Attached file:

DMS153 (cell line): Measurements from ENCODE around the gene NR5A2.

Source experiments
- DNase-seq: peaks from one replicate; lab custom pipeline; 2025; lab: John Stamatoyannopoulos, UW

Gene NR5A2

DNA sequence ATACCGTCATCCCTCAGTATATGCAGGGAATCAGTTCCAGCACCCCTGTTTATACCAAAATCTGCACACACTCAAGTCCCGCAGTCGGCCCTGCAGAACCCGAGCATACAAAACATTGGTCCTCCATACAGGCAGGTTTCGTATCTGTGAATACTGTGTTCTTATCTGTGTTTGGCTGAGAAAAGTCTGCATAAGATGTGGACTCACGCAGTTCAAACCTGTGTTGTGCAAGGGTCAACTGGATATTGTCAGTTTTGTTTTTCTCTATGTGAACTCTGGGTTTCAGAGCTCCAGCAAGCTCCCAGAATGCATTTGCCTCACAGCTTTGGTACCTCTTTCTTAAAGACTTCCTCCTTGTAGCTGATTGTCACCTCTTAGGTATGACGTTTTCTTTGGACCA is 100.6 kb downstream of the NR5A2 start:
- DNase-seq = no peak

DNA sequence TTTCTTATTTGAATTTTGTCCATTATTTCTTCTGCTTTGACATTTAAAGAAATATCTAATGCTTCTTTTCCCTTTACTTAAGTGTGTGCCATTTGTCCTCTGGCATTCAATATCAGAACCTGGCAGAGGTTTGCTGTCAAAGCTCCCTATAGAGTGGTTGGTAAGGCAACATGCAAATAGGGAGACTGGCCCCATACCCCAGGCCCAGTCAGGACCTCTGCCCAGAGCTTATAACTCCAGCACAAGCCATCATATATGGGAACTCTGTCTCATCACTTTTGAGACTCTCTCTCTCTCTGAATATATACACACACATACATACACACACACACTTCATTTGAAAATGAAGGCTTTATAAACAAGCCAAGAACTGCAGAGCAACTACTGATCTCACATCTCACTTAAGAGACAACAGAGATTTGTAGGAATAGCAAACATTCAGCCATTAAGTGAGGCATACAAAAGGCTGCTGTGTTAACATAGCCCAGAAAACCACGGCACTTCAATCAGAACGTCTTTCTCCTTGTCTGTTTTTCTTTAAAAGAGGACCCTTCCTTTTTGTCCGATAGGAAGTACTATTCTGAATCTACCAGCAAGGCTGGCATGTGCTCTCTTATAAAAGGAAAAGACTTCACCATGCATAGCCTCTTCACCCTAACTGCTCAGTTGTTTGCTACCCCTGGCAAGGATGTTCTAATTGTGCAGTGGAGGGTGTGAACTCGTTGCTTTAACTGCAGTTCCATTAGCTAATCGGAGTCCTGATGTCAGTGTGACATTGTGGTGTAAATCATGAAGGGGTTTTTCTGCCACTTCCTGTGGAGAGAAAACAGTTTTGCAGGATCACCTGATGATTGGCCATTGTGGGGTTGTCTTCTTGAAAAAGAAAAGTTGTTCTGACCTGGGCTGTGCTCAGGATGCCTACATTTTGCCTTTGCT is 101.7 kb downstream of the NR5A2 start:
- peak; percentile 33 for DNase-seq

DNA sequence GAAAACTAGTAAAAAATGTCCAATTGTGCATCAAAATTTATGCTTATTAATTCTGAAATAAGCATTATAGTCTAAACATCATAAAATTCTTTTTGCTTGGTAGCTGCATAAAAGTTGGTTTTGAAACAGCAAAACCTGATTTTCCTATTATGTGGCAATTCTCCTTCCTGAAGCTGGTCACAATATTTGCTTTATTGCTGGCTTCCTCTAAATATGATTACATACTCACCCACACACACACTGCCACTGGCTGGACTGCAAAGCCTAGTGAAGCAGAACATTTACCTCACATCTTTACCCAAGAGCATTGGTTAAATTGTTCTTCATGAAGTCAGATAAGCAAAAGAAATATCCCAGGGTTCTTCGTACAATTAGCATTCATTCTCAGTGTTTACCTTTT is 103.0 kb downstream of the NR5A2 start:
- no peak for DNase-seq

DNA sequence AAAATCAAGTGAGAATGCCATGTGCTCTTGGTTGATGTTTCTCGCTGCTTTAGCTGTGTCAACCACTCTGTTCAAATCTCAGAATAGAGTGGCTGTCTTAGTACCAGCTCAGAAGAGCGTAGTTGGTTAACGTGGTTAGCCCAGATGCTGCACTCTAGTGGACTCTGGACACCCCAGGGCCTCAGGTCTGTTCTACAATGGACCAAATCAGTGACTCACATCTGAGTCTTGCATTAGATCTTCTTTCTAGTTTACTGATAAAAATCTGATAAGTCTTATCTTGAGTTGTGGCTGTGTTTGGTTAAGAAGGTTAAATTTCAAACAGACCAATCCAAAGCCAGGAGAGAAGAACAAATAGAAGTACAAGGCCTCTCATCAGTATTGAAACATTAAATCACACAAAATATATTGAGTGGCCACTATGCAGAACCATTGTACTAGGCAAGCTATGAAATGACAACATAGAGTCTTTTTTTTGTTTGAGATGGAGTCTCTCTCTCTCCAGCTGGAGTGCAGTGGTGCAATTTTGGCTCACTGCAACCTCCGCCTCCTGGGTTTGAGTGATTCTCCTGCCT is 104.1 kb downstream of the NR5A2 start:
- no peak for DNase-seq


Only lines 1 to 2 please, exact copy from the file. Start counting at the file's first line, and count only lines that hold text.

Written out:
DMS153 (cell line): Measurements from ENCODE around the gene NR5A2.

Source experiments